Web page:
New research helps predict susceptibility to Burkitt lymphoma
New research, presented this morning at the 54th Annual Meeting of the American Society of Hematology (ASH), has identified important associations between Plasmodium falciparum (Pf) malaria and endemic Burkitt Lymphoma (eBL) that may help researchers identify young children who are more susceptible to eBL.
Unlike previous studies in which malaria infection alone was considered the important factor, this study approached the evolving complexity and heterogeneity of the humoral immune response to Pf as a key component for risk of developing eBL in young children who reside in malaria endemic areas of Equatorial Africa. The circumstances potentially set the stage for the development of serological signatures as biomarkers to better indicate the risk of developing eBL during malaria infection.
The study, titled "Risk of Burkitt Lymphoma Correlates with Breadth and Strength of Antibody Response to Plasmodium falciparum Malaria Stage-Specific Antigens," was authored by Jeffrey Bethony, Ph.D., associate professor in the department of microbiology, immunology, and tropical medicine (MITM) at the George Washington University (GW) School of Medicine and Health Sciences (SMHS), along with Amar Jariwala, M.D., assistant research professor in the department of MITM at GW SMHS, and Maria Candida Vila, graduate student at the GW SMHS Institute for Biomedical Sciences. This research was done in collaboration with Sam Mbulaiteye, M.D., infections and immunoepidemiology branch, division of cancer epidemiology and genetics, National Cancer Institute, National Institutes of Health, who spent decades collecting the case and control sera in Ghana, as well as the study design and statistics.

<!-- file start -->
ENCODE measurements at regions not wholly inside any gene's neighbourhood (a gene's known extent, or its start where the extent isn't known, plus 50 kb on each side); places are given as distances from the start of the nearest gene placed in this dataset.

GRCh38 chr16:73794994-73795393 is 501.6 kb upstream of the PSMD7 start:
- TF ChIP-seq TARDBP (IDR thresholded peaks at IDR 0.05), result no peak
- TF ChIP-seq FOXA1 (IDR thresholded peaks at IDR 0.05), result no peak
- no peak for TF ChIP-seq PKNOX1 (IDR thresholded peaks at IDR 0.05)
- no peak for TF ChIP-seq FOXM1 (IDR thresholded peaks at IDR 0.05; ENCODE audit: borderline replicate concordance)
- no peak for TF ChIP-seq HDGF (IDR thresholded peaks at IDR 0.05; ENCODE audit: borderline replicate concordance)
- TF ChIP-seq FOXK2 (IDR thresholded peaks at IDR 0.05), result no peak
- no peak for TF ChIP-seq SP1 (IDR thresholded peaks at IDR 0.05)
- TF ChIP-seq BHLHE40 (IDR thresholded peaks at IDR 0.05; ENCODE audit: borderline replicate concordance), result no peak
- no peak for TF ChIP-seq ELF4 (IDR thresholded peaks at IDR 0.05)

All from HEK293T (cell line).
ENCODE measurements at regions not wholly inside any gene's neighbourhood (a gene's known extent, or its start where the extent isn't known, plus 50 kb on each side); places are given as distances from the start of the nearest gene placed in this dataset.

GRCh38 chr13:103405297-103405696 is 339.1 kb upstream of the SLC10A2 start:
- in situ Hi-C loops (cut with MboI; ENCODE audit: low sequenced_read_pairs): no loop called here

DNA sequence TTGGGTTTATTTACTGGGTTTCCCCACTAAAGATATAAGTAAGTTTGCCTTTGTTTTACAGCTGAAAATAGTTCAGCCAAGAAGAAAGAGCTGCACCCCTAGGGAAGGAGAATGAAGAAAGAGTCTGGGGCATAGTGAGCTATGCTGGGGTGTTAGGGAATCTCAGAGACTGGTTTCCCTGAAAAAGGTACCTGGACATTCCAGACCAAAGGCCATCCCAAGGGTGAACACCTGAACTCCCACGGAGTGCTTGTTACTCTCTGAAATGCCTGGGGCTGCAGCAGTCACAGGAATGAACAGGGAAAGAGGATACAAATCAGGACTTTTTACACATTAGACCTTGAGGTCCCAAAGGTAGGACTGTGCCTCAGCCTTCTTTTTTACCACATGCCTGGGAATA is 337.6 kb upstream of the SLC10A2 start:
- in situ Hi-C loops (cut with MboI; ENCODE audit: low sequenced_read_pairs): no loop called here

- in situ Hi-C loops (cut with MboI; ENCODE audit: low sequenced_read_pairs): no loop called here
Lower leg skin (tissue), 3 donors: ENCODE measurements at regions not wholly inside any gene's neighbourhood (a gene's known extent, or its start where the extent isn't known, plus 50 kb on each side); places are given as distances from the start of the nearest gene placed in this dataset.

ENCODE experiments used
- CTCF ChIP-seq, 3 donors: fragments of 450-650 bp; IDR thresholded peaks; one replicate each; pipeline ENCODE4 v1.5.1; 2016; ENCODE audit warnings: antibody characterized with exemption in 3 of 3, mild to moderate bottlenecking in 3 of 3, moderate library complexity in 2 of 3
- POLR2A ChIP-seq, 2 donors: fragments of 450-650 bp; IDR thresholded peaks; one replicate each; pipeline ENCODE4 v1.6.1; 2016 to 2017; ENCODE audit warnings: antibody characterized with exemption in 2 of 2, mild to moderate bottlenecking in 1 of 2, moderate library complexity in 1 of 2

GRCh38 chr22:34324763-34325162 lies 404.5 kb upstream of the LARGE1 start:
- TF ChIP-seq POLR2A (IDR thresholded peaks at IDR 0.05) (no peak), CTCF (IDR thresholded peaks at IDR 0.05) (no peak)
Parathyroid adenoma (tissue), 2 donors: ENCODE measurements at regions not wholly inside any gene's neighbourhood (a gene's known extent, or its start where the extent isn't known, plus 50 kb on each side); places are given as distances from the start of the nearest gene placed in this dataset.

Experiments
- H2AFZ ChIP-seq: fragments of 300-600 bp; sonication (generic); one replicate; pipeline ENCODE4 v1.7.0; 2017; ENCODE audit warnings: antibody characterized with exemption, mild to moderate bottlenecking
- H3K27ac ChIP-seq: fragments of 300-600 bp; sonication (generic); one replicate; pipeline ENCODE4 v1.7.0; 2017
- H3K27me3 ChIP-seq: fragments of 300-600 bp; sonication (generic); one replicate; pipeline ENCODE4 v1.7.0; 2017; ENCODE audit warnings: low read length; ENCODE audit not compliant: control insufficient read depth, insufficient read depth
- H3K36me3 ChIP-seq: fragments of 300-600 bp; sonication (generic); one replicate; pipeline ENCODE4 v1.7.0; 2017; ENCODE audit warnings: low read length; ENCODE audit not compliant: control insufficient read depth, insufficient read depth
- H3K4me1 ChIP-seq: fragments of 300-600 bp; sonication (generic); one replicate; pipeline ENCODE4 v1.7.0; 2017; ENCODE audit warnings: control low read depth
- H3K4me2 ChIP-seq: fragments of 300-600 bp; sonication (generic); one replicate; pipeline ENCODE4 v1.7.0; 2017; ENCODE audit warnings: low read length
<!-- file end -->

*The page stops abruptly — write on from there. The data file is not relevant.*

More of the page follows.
The GW SMHS research team developed, optimized, and standardized an extensive panel of serological tests of recombinant Pf antigens representing several stages of the parasite life-cycle assayed in more than 700 cases and control samples from young children. These young children were either resident in Pf malaria endemic areas of Ghana, had eBL, or were the same age, sex, and of the same village to match a child who did not have eBL. Bethony and his colleagues used an immunomics approach to their antibody response to Pf malaria. This enabled different statistical and epidemiological associations to be made between a range of antibody response to Pf malaria antigens and eBL, establishing a pattern of immune responses rather than a single immune response, identifying the children who are at risk for developing eBL.
"Plasmodium falciparum malaria has long been suspected as an important trigger to Epstein Barr Virus associated lymphoma of very young children living in Equatorial Africa," said Bethony. "Our study adds to this literature, explaining that it is not simply the presence or absence of Pf malaria infection, but the breath and complexity of the antibody response to malaria that may be the true indicating factor for who develops eBL and who does not."
The study showed a significant increase in the risk of developing eBL in young children who had a distinct pattern of antibody responses to several different recombinant Pf malaria antigens, including some antigens which are vaccine candidates. Of special note, the study also found a significant decreased risk of eBL in children with antibodies to SE36, a vaccine candidate protein that has been associated with lower risk of malaria in epidemiological studies.
These results not only confirm a strong association between Pf malaria and eBL, but provide a new perspective on the long established relationship between Pf malaria and eBL. This could pave the way for future studies that use protein arrays, containing hundreds of recombinant proteins to develop an antibody signature for children most at risk of developing eBL during Pf malaria infection.
More information: ash.confex.com/ash… er55465.html
Provided by George Washington University